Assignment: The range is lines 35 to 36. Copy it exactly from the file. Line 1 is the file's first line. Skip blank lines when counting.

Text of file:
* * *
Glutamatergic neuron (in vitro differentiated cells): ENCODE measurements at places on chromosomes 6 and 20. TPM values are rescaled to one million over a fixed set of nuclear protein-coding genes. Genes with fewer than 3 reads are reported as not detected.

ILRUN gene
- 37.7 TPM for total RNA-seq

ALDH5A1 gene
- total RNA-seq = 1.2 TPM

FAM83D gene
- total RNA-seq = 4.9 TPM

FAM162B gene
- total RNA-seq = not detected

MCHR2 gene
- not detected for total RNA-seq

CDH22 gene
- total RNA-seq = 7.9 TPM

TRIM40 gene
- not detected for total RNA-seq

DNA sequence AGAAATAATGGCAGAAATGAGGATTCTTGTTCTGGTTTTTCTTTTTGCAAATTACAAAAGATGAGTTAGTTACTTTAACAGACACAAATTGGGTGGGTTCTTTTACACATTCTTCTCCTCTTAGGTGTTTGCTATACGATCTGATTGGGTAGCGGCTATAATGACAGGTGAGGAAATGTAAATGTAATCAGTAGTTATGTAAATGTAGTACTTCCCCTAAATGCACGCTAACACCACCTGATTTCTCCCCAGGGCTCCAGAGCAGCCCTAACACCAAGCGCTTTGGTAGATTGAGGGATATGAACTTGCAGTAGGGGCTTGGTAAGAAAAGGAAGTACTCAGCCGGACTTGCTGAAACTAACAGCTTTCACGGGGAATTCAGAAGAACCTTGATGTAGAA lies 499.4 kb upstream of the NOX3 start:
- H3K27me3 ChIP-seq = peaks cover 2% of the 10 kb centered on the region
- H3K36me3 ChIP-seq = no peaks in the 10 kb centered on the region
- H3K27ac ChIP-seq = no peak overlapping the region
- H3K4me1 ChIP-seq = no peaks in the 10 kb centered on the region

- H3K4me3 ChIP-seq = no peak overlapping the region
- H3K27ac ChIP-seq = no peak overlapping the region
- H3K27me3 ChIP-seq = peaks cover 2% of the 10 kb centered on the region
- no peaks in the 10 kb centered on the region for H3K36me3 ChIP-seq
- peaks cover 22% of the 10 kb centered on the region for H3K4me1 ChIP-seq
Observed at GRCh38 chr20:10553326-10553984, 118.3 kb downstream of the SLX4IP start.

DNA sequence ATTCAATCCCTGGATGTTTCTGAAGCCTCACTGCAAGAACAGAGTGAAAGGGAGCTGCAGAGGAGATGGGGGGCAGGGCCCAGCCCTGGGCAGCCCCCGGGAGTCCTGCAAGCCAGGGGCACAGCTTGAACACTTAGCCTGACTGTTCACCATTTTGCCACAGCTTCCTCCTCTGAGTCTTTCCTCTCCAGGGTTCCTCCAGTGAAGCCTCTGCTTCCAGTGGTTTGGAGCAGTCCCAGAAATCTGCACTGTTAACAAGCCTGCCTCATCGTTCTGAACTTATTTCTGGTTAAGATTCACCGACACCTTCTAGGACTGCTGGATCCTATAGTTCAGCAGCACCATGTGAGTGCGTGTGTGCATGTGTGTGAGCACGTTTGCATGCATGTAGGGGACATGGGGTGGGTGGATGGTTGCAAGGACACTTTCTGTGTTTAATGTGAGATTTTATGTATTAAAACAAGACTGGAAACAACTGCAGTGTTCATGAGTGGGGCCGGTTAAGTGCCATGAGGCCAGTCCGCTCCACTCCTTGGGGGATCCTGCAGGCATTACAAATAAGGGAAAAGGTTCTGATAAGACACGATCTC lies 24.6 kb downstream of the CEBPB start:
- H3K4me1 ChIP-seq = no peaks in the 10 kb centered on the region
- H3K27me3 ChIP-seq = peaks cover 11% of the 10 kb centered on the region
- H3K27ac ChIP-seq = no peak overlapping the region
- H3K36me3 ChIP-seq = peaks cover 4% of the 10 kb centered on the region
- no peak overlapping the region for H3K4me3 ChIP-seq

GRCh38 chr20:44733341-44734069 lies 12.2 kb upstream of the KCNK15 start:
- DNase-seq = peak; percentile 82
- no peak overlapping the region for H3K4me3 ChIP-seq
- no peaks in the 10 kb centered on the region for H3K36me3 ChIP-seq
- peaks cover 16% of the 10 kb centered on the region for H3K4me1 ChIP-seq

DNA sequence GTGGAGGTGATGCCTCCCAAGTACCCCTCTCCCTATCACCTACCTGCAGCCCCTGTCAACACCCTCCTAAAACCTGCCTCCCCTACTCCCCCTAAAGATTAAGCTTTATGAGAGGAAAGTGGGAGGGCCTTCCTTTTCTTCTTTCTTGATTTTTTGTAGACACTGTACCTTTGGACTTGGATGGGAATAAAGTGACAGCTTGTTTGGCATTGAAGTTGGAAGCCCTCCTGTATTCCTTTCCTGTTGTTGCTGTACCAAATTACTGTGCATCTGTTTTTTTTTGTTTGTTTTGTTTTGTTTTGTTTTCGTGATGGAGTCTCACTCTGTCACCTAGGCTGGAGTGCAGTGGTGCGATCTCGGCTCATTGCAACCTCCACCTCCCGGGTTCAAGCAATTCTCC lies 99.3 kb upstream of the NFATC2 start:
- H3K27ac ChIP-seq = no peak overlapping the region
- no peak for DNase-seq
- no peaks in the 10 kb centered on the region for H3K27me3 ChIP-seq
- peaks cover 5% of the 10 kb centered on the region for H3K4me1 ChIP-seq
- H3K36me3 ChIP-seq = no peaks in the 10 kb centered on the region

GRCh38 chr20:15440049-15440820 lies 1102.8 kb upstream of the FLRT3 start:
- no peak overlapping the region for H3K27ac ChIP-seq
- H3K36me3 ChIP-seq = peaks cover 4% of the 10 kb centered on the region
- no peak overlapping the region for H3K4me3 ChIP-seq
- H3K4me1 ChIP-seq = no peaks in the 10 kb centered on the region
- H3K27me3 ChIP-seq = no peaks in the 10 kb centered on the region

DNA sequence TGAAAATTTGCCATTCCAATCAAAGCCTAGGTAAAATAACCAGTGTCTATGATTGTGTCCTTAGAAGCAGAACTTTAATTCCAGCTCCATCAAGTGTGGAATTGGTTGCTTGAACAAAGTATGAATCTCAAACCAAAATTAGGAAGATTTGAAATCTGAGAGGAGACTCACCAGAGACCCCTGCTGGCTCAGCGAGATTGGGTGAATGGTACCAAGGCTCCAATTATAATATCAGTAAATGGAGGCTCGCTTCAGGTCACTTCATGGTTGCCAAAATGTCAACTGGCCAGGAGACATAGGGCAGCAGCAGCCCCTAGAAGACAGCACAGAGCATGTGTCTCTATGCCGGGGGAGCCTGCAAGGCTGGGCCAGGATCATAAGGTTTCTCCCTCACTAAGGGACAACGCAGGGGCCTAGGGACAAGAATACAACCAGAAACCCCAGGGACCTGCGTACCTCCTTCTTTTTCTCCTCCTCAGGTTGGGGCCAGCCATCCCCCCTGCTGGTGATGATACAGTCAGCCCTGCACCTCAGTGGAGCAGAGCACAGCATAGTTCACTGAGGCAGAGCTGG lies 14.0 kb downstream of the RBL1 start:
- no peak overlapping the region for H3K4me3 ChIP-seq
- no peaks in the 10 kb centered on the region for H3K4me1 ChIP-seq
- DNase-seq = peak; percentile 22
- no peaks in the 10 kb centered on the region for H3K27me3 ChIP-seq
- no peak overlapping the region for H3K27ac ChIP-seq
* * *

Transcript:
- no peak overlapping the region for H3K4me3 ChIP-seq
- no peaks in the 10 kb centered on the region for H3K36me3 ChIP-seq